WASHINGTON, Jan. 21, 2016 /PRNewswire-USNewswire/ -- Eight years after Congress gave the U.S. Food and Drug Administration (FDA) authority to require Risk Evaluation and Mitigation Strategies (REMS) for higher risk medicines, a new policy paper credits this drug safety system with bringing to market needed medicines for many serious diseases and rare disorders that would likely never have been approved without REMS protocols to ensure their safe use.
Authored by researchers with the Alliance for the Adoption of Innovations in Medicine (Aimed Alliance) and published in the Journal of Pharmaceutical Policy and Practice, the paper dispels common misperceptions about the need for REMS programs, including the allegation that REMS protocols and, in particular, restricted distribution systems impede generic drug development.
Based on a comprehensive review of FDA's REMS policies since 2007, the paper – Don't Sell out Safety: A Call To Preserve Risk Evaluation and Mitigation Strategies To Reduce Harm To Patients and the Public in the U.S. – documents that REMS are rare and only authorized to prevent life-threatening complications, birth defects, severe allergic reactions, and infections resulting from the inappropriate use or handling of higher risk drugs. Moreover, the paper reports that nearly a dozen medicines subject to REMS have gone generic, including nine requiring stringent safety precautions called "Elements to Assure Safe Use" (ETASU) provisions, and a number of "abbreviated new drug applications" for new generic medicines carrying REMS controls have been filed with FDA.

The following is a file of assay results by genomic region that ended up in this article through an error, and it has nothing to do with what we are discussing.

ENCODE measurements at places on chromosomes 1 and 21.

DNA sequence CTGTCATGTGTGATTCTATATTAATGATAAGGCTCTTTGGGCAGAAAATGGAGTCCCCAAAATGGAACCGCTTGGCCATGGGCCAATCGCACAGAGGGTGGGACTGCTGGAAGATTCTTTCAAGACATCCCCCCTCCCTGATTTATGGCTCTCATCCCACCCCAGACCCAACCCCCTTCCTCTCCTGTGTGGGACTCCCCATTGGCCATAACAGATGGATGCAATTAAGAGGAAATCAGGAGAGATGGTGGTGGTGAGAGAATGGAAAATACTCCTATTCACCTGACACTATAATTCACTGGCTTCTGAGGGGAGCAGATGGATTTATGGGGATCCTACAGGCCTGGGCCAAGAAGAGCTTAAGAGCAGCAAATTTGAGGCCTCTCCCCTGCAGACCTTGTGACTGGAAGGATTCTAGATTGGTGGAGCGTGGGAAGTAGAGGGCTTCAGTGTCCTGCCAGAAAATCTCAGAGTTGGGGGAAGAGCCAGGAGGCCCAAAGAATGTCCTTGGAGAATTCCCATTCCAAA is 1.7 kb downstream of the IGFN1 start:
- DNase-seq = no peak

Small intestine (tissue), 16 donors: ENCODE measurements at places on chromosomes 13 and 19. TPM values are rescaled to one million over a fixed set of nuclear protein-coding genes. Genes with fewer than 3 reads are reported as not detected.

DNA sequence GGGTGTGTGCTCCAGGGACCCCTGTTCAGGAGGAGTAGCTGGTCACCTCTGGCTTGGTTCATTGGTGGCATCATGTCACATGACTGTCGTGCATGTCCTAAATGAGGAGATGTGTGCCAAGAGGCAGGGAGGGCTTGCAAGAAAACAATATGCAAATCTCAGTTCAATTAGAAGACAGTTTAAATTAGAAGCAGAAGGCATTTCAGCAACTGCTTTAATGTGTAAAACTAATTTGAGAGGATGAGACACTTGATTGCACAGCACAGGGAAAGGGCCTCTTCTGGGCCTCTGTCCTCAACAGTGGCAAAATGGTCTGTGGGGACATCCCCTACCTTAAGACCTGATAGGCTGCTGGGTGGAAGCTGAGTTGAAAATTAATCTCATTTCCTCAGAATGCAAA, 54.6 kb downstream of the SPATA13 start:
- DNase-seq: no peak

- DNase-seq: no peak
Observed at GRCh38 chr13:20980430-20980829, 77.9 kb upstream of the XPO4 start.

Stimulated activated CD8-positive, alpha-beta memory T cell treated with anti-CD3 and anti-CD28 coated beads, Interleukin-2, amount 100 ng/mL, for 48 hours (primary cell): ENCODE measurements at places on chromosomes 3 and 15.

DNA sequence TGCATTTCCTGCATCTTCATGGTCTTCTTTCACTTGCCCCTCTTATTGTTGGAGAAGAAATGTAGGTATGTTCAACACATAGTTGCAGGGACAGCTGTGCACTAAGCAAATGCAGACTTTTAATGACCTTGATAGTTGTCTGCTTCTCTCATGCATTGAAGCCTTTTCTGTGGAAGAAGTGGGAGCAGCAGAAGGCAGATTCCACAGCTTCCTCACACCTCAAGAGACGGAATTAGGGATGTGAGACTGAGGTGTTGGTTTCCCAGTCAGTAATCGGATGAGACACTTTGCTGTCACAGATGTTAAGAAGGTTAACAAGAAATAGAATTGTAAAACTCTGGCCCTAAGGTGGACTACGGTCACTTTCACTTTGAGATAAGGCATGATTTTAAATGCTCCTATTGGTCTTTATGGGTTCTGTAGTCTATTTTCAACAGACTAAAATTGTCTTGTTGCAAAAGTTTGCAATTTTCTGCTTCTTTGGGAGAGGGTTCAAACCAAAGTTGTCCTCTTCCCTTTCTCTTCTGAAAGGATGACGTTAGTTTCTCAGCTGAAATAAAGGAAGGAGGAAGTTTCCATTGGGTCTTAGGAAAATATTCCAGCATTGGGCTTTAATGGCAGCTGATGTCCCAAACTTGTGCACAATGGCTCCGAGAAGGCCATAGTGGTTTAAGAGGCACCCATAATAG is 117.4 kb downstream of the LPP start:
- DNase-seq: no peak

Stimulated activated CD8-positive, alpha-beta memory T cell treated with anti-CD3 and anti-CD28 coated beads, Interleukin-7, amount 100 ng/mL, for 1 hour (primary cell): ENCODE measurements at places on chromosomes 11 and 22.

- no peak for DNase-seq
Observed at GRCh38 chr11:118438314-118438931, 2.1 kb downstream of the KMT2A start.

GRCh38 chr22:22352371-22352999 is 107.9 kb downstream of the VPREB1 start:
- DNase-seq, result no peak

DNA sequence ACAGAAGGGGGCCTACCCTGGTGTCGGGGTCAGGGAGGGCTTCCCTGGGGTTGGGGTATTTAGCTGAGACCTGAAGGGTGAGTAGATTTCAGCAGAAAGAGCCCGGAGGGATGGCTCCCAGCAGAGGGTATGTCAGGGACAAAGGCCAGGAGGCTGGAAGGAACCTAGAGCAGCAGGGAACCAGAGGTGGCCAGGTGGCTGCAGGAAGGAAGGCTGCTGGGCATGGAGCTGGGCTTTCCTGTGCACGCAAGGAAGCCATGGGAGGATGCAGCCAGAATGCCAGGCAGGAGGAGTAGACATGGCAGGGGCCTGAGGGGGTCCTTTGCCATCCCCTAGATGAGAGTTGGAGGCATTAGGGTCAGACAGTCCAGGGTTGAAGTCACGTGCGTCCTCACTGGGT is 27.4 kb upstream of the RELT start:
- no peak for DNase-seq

"Although REMS have become an essential regulatory tool to advance patient safety, enough time has passed that policymakers may have forgotten the sense of urgency that was behind the creation of this program," said Stacey L. Worthy, Public Policy Director for the Aimed Alliance and one of the paper's authors. "It is time for an informed discussion about the meaningful impact of REMS to ensure the safety protections and patient access to innovative medicines afforded through REMS safeguards will remain intact."
Also dispelling the pervasive myth that a large number of new medicines are subject to REMS controls, the paper presents detailed evidence that the REMS program has evolved over time to concentrate on mitigating the public health risks of the most dangerous drugs. The result is that today, 73 medicines – or 6 percent of the 1,161 brand drugs approved by FDA as of October 2015 – have authorized unique REMS programs and six drug classes exist in shared REMS systems. Of these REMS drugs, only 36 are subject to the more restrictive "Elements to Assure Safe Use" (ETASU), and an even smaller number require restricted distribution systems to meet the terms of these REMS programs.
At the same time, the paper lays out the consequences to patient safety of weakening the current REMS system. Here, the paper focuses on proposed legislation, such as the Fair Access to Safe and Timely (FAST) Generics Act of 2015, to force the sale of medicines carrying serious risks to generic marketers for clinical (bioequivalence) testing, the first step needed for FDA approval.